RCA Harrison records
RCA’s plant in Harrison, New Jersey was (originally founded in 1882) was acquired by RCA in 1930 and was the company's primary producer of receiving tubes for consumer, industrial, and defense electronics until the plant closed in 1976. The records consist primarily of the papers of engineers Ralph R. Fichtl (1918-2014) and Otto H. Schade, Sr. (1903-1981) on television and receiving tube development. Files include reports, ephemera, photographs, patents, and correspondence on their work and RCA Harrison in general.
RCA product information
The Radio Corporation of America (renamed RCA Corporation in 1969) was best known for its pioneering radio and television development and manufacturing. In addition to consumer electronics, RCA was a major player in the development of electronics for industrial and military applications. The collection contains extensive documentation of RCA’s consumer and industrial products and components. Files include manuals, technical data, advertisements, technical bulletins, catalogs, and training materials.
The Radio Corporation of America (renamed RCA Corporation in 1969) was best known for its pioneering radio and television development and manufacturing. In addition to consumer electronics, RCA was a major player in the development of electronics for industrial and military applications. The collection contains promotional and technical publications, including brochures, scientific journal articles, and serials; which document the activities of RCA and its successors.
RCA technical reports
The Radio Corporation of America (renamed RCA Corporation in 1969) was best known for its pioneering radio and television development and manufacturing. In addition to consumer electronics, RCA was a major player in the development of electronics for industrial and military applications. The RCA technical reports contain thousands of detailed scientific reports on RCA’s research and development in electronics. Most were created for internal use, but contract proposals and reports for nearly 700 different contract projects are also included.
RCA Victor Camden/Frederick O. Barnum III collection
For over fifty years the Radio Corporation of America (RCA) was one of the country's leading manufacturers and vendors of radios, phonographs, televisions, and a wide array of consumer and military electronics products. The records of the RCA Corporation consist of three series: Secretary's files; B.L. Aldridge files; and the Camden Technical Library files. The collection is largely RCA technical reports, standards, engineering notebooks, manuals and miscellaneous publications. The Secretary's files document the formation of RCA. Aldridge's files deal almost entirely with the history of the Victor Talking Machine Company, RCA-Victor and the Camden Plant.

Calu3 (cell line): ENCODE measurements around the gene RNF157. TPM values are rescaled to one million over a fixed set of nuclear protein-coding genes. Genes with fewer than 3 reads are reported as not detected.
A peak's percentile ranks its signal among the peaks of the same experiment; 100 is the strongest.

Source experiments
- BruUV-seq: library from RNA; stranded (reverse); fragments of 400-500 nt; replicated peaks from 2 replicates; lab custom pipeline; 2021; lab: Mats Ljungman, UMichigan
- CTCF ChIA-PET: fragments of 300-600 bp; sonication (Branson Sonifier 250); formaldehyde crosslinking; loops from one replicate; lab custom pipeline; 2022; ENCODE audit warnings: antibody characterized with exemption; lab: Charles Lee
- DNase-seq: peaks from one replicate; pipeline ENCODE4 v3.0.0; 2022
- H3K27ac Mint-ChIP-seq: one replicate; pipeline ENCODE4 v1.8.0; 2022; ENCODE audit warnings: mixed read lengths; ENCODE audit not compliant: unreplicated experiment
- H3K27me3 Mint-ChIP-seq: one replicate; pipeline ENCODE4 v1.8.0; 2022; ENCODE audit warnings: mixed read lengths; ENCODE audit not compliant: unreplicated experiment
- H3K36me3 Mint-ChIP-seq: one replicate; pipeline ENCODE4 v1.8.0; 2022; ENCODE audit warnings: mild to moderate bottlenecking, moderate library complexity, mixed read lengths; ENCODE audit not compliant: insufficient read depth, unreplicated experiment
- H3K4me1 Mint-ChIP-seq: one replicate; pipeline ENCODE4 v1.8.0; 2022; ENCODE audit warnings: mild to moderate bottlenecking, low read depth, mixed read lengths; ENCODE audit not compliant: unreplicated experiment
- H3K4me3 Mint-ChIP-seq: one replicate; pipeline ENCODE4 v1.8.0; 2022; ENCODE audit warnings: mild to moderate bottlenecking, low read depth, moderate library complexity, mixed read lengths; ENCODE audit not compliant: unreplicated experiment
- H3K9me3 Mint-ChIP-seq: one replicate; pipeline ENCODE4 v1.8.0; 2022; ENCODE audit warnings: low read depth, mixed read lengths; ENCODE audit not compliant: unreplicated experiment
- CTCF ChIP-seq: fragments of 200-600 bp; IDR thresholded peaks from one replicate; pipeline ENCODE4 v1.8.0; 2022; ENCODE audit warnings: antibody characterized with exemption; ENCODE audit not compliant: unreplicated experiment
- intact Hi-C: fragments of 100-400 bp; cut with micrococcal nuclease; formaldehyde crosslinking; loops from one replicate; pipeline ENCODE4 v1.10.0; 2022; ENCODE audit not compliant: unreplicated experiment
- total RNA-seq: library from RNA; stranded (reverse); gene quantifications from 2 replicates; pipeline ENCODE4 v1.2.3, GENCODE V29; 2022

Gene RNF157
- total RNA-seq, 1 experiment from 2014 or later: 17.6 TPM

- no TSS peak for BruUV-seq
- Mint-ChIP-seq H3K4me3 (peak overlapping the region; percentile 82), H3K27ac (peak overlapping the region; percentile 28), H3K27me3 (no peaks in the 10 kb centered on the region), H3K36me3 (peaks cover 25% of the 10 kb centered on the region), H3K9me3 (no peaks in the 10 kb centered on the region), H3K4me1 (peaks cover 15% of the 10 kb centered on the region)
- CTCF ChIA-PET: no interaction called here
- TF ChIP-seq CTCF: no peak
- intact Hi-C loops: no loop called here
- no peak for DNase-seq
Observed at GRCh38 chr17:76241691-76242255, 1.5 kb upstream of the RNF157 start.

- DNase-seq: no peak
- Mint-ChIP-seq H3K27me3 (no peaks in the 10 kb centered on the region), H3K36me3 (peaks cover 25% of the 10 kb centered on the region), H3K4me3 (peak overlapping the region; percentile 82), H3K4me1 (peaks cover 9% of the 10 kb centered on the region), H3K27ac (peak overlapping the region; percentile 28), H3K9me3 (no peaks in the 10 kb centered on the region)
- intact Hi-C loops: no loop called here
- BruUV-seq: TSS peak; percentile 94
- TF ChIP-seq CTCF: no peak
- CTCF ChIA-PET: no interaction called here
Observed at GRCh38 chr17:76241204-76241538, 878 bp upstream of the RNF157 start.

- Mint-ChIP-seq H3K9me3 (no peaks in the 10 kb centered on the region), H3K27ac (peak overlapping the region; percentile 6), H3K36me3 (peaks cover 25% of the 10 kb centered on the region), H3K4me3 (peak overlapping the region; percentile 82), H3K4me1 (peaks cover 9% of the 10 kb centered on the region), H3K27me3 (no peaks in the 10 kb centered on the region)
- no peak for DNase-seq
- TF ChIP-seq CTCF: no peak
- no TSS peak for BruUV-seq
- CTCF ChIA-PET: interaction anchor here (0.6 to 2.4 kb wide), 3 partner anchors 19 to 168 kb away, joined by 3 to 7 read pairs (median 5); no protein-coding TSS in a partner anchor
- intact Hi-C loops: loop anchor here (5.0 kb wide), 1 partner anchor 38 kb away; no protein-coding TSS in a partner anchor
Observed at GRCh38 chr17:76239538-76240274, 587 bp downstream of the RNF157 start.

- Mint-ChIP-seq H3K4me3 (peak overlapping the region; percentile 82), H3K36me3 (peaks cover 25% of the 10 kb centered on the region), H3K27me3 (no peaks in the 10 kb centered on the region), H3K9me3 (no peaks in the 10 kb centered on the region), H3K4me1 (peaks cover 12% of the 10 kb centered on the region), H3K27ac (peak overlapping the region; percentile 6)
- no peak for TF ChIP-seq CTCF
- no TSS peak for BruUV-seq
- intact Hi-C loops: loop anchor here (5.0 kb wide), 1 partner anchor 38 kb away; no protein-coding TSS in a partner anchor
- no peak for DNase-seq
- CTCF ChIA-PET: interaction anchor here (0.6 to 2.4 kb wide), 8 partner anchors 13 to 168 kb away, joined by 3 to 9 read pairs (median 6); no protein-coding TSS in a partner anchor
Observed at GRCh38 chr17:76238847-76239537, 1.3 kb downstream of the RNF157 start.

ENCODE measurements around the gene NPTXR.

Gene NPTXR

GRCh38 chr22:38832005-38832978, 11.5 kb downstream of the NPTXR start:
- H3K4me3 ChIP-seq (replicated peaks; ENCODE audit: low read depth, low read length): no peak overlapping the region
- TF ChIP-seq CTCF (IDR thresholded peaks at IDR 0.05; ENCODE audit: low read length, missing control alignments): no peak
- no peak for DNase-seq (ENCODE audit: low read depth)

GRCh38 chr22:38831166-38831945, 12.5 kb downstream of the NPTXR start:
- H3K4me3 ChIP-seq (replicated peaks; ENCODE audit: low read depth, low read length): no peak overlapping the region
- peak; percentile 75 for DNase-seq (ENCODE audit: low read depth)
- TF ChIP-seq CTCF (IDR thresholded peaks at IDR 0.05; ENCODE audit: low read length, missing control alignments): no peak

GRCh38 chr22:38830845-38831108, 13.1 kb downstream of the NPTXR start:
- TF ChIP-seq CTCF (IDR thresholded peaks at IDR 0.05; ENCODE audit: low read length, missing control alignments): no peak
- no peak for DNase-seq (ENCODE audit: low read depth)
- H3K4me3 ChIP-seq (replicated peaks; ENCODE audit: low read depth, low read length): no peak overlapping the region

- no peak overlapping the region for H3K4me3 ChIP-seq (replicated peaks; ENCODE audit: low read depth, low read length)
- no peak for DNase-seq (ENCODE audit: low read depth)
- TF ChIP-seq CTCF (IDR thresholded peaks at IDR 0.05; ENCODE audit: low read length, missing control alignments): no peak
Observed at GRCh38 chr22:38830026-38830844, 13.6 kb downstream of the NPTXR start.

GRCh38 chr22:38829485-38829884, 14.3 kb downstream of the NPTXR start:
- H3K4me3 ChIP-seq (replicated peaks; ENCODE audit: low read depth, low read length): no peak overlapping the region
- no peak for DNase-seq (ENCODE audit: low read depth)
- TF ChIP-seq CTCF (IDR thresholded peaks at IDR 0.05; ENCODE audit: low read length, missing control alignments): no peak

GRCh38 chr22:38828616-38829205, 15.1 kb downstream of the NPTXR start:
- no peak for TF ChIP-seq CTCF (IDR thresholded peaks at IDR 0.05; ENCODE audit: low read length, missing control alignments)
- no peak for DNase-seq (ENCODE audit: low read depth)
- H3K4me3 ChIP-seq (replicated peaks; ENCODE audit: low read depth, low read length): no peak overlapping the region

RCA/Thomson Lancaster records
The Radio Corporation of America (RCA)’s Picture Tube Division, later known as the Video Component and Display Division, was headquartered at a research and production facility in Lancaster, Pennsylvania. In 1987, the French firm Thomson Consumer Electronics acquired RCA’s consumer electronics business, including the Lancaster plant, and operated the facility until Thomson shut down its consumer electronics operations in 2005. Materials in the collection document a diverse array of activities at the RCA/Thomson Lancaster plant between the facility’s early days of operation and its closure. Corporate memoranda, correspondence, product technical data, photographs, and audiovisual materials trace the development of RCA/Thomson’s picture tube product line. Corporate publications chronicle major moments in company history.
Records of other RCA divisions
The Radio Corporation of America (renamed RCA Corporation in 1969) was best known for its pioneering radio and television development and manufacturing. In addition to consumer electronics, RCA was a major player in the development of electronics for industrial and military applications. The Records of other RCA divisions include documentation of RCA's research and development before the Second World War, as well material from the famous patent dispute case Armstrong v. Radio Corporation of America and National Broadcasting Company.
Robert W. Sarnoff papers
Robert W. Sarnoff (1918-1997), son of RCA founder David Sarnoff, became president of NBC in 1956 and succeeded his father as president of RCA in 1965. This collection consists of films, videos and sound recordings dating from 1953 to 1979 documenting the life and career of Robert W. Sarnoff. The collection has been organized into six series: Events, Meetings, Press and media coverage, Speeches, Travel, and General.
R.R. Wright collection of RCA ephemera
R.R. Wright (1913-2009) was an employee of the RCA Corporation, one of the country's leading manufacturers and vendors of radios, televisions, and consumer electronics products. This is a small collection of ephemera Wright preserved throughout his thirty-three year long career with the company. Included are sample publications, manuals, stationery and small artifacts with RCA logos or advertising.